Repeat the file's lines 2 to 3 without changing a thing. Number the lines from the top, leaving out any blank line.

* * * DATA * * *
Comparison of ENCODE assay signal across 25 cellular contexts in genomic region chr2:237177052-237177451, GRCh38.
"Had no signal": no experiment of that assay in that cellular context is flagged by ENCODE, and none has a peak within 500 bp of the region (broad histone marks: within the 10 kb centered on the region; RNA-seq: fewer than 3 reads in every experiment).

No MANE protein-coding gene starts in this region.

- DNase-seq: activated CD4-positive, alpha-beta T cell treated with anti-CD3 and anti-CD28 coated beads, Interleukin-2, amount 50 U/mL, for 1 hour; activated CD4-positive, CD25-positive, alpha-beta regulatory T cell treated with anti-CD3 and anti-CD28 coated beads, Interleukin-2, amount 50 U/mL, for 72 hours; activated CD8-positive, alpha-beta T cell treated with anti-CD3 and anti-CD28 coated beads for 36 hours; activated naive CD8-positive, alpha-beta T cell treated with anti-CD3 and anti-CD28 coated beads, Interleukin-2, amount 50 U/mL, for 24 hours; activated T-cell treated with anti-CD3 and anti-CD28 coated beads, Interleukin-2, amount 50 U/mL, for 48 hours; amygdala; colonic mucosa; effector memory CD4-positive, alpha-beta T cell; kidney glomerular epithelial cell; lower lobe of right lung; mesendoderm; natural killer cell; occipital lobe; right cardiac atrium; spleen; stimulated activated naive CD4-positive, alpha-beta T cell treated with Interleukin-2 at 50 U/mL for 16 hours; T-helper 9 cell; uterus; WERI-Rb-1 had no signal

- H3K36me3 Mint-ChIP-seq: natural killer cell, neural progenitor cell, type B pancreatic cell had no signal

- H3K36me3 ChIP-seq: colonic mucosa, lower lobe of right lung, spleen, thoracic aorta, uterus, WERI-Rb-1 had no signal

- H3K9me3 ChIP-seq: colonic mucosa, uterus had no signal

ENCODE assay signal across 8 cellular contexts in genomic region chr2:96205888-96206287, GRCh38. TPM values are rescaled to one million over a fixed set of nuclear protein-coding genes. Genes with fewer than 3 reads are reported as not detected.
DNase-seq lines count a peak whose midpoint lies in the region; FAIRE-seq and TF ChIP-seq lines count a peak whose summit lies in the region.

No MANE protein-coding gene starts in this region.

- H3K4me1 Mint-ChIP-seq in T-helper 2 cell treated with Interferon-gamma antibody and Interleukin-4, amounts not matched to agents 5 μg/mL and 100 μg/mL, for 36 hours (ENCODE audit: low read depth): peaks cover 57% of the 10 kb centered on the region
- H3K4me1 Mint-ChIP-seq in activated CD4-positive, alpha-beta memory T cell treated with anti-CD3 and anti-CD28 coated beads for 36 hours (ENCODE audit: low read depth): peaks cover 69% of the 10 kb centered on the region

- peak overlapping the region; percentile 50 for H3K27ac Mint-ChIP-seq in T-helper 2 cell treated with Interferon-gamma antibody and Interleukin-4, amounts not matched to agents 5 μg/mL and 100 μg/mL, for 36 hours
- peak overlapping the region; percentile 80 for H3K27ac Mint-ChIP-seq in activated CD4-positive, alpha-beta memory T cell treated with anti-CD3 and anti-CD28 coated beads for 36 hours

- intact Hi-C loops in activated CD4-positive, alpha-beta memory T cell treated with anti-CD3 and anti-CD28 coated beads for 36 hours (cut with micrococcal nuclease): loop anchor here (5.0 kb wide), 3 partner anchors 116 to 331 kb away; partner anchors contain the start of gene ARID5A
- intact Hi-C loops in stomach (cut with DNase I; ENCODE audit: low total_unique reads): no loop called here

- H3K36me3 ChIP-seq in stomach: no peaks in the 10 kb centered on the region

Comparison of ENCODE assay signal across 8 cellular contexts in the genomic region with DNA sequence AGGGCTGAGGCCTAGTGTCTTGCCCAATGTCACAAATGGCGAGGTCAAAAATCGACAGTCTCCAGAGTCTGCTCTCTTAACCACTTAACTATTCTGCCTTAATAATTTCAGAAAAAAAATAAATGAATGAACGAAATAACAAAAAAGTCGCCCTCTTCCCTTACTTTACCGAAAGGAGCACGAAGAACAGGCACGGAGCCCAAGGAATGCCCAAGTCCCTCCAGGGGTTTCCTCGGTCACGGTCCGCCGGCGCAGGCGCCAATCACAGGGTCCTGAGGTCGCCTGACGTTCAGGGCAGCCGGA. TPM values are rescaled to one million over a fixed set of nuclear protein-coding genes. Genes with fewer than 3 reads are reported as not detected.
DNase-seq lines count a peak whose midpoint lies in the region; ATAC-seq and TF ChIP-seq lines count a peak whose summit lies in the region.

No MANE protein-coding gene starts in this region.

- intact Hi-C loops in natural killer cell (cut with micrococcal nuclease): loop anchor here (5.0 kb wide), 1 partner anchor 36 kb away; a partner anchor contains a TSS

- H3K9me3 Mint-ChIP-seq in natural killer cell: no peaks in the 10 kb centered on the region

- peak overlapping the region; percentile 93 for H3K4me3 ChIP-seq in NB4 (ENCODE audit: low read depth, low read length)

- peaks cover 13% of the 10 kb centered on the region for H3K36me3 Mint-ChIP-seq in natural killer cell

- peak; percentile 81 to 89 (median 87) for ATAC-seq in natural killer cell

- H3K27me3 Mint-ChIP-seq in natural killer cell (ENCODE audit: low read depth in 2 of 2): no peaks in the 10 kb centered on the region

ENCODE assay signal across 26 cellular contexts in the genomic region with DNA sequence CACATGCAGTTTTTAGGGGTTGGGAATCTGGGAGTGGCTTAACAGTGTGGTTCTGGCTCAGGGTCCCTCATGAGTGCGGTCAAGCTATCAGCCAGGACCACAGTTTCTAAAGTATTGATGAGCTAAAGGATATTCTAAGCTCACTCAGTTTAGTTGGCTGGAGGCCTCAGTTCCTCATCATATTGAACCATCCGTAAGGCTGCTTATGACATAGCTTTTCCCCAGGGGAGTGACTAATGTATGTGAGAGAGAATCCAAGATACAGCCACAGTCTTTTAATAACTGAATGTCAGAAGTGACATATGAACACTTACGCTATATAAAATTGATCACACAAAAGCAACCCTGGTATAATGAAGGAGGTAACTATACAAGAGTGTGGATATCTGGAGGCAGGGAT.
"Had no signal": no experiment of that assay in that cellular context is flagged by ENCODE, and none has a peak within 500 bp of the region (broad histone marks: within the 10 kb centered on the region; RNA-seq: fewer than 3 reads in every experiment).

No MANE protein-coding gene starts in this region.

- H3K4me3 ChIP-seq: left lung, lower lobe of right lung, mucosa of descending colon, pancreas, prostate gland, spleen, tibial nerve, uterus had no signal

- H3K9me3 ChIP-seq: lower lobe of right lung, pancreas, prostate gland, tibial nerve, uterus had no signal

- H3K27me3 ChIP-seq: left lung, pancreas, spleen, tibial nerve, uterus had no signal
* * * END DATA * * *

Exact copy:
"Had no signal": no experiment of that assay in that cellular context is flagged by ENCODE, and none has a peak within 500 bp of the region (broad histone marks: within the 10 kb centered on the region; RNA-seq: fewer than 3 reads in every experiment).

No MANE protein-coding gene starts in this region.